'Nintendonitis' a symptom of obese Aussie youth

Australian Times: Sydney
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The Independent Online

Ian Ball is 6ft 4in tall, weighs 18 stone and has smoked since the age of 14. "I'm hopelessly out of nick," says the president of the New South Wales Police Association. "Put it this way: you won't see me running any marathons." Mr Ball, a serving sergeant, is not an exceptional case. According to senior officers, obesity and low standards of fitness are so common in the NSW force that there is a serious risk of public safety being compromised.

The image of the athletic, bronzed Aussie male no longer reflects reality in Australia, where two-thirds of men – and more than half of women – are estimated to be overweight.

Health professionals warn of an epidemic of obesity and say waistlines are swelling at such a swift pace that Australia is on course to overtake America as the world's fattest nation in the next 10 to 15 years. By then, as many as seven in 10 people will be overweight or obese, based on current trends.

The prognosis seems astonishing, given Australia's warm climate, outdoor lifestyle and reputation as a sports-mad nation. But, while Australians love watching sport, they are not so keen to participate. Barely half of adults engage in even moderately strenuous pursuits such as hiking or golf.

Children give particular cause for concern. Today's adolescents are fatter than any previous generation, according to Louise Baur, an associate professor at Sydney University's paediatric health department. One recent study found that children spend an average of ten minutes a day doing vigorous physical activity.

The rate of childhood obesity has tripled in the past decade, with more than one in five children now classified as obese or overweight, according to the National Health and Medical Research Council. Only in the US do children weigh more on average than they do in Australia.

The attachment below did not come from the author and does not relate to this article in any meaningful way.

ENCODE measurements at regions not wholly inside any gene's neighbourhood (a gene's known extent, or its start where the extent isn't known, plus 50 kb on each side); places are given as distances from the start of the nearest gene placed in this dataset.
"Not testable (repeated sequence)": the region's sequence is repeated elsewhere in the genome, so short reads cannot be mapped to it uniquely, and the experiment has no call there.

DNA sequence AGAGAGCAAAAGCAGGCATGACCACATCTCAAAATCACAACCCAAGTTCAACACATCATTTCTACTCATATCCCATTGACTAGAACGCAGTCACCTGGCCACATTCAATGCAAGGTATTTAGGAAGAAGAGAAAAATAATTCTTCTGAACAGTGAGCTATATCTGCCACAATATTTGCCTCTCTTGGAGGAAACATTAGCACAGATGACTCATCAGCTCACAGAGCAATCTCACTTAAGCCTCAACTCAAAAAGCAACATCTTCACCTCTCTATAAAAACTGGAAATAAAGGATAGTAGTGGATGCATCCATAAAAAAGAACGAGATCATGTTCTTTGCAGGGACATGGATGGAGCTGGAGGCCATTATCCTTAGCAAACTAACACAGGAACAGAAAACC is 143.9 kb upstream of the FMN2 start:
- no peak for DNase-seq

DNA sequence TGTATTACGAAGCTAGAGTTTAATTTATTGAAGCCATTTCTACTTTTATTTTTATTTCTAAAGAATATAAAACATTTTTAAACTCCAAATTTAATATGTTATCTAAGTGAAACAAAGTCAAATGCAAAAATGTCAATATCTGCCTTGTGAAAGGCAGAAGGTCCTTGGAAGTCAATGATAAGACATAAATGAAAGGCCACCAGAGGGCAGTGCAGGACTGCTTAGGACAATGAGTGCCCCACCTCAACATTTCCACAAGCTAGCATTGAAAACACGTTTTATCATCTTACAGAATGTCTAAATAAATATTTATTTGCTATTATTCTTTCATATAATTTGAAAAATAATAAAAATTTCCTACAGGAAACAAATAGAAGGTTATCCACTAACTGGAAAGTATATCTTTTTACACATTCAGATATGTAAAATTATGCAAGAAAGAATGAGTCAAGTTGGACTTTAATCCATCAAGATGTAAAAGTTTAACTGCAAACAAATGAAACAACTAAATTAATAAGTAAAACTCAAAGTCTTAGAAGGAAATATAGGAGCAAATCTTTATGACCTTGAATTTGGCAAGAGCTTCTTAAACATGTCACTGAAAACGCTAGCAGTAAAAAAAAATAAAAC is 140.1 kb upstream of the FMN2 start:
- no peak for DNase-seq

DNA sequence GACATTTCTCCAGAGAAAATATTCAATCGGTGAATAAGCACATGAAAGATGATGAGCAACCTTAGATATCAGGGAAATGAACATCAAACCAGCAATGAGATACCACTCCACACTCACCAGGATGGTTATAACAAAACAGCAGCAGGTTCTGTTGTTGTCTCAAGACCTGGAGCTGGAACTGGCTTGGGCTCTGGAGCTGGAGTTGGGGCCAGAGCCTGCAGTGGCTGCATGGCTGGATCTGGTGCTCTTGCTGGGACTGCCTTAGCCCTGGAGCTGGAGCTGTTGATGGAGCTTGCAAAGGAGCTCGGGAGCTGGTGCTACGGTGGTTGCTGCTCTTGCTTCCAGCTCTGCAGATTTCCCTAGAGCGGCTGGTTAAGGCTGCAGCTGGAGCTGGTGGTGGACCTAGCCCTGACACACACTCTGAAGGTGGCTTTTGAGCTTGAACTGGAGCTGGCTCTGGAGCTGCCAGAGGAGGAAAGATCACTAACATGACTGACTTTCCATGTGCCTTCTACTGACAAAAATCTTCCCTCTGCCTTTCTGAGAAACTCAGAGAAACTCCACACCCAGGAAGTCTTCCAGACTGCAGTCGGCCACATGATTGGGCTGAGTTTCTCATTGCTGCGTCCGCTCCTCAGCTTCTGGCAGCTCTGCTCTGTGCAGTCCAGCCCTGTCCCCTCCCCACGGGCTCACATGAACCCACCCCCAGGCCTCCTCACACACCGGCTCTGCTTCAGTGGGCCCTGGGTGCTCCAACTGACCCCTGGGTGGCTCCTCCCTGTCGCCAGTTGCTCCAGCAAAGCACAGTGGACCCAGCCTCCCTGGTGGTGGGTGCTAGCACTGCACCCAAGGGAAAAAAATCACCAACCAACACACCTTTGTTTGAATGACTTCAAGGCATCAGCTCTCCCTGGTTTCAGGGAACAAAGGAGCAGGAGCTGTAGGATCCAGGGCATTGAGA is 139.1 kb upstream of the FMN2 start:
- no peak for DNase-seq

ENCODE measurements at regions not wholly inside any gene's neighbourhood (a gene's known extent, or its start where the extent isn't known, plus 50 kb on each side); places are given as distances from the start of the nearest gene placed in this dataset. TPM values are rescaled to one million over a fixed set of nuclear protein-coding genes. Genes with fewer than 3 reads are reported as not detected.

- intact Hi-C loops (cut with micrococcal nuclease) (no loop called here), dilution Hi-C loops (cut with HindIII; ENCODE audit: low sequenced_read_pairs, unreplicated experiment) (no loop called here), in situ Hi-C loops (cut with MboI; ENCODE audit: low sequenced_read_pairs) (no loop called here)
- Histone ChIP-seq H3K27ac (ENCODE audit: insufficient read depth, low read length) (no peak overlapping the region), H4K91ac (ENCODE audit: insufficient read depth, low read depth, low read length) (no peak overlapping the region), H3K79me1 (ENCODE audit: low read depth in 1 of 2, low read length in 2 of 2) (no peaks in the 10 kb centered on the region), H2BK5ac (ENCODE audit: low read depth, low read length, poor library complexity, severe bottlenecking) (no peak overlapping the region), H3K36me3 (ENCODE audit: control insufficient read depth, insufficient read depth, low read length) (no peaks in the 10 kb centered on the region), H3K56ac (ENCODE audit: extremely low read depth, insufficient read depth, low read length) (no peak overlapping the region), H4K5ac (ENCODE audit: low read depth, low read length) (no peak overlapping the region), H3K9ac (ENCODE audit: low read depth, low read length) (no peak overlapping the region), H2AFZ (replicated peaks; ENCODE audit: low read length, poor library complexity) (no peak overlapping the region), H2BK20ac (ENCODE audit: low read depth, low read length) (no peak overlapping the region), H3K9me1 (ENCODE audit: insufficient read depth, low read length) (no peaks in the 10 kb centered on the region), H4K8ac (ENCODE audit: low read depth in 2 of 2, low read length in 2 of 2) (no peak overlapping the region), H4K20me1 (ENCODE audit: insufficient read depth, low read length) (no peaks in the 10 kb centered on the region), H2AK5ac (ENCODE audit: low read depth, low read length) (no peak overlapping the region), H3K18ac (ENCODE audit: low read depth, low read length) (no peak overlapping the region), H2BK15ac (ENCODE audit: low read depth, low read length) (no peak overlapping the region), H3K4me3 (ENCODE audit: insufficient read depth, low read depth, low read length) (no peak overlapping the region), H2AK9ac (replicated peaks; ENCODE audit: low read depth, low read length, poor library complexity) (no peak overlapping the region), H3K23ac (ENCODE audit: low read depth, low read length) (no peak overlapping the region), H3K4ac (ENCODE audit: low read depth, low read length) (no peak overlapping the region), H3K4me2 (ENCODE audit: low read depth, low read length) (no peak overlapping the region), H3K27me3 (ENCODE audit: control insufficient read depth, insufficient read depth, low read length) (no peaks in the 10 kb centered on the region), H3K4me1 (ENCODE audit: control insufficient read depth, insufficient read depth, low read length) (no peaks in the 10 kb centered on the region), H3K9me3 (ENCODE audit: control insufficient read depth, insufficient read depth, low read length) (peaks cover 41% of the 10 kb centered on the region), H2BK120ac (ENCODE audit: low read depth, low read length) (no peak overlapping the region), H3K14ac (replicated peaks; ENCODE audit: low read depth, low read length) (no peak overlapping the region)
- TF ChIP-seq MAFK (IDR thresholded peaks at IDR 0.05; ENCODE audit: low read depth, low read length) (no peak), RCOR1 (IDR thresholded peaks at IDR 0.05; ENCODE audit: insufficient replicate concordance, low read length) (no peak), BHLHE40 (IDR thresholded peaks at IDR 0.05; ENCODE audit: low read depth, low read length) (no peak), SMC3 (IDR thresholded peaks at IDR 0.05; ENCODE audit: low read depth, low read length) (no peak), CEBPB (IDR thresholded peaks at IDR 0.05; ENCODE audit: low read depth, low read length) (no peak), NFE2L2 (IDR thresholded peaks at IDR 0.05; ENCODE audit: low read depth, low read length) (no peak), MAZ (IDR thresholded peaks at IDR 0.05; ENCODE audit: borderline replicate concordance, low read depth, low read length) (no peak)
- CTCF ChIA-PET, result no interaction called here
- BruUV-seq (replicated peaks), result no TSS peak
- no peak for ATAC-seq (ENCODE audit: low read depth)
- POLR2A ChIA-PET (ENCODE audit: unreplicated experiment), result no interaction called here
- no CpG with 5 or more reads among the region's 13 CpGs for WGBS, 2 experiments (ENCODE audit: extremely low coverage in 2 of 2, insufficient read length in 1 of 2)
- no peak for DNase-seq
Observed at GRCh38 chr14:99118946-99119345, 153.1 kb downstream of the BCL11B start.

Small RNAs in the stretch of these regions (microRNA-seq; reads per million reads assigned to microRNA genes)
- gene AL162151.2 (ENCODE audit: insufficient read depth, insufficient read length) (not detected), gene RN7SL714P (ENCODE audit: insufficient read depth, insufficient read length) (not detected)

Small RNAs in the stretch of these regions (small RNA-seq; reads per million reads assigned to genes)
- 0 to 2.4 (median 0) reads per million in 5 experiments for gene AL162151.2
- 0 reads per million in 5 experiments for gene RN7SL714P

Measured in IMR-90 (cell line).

Some anxious parents here have even resorted to hiring personal trainers to sort out their offspring. Ten-year-old Bella Partridge, of Sydney, goes to the gym several times a week with her trainer, at a cost of about £25 an hour.

Poor diet, a sedentary lifestyle and rising crime are blamed for the lamentable health of Australia's young.

Parents, concerned for their children's safety, ferry them to and from school. Children spend their leisure hours watching television or playing on computers rather than cycling around the neighbourhood. Australia has one of the world's highest rates of home computer ownership and inter-net connection.

Local councils, meanwhile, are removing swings, slides, see-saws and roundabouts from playgrounds out of fear of personal injuries litigation.

"Twenty years ago, children used to walk to school or ride bikes at the weekend," said Dr Michael Booth, senior lecturer at the Centre for the Advancement of Adolescent Health in Sydney. "They don't do that anymore because we have created an environment which is not safe for them."

Obese children have problems with joints, blood pressure and cholesterol. Health professionals have seen children as young as four with fatty deposits in their aortas and some showing signs of heart disease by the age of 10. Teenagers are developing type 2 diabetes, which is usually only seen in adults in their 40s and 50s.

One health problem rec-orded by a paediatrician in North Queensland is a depressing sign of the times. Dr Guan Koh has treated so many youngsters with ulcerated fingers – the result of lengthy sessions playing computer games, that he has coined a new condition: Nintendonitis.

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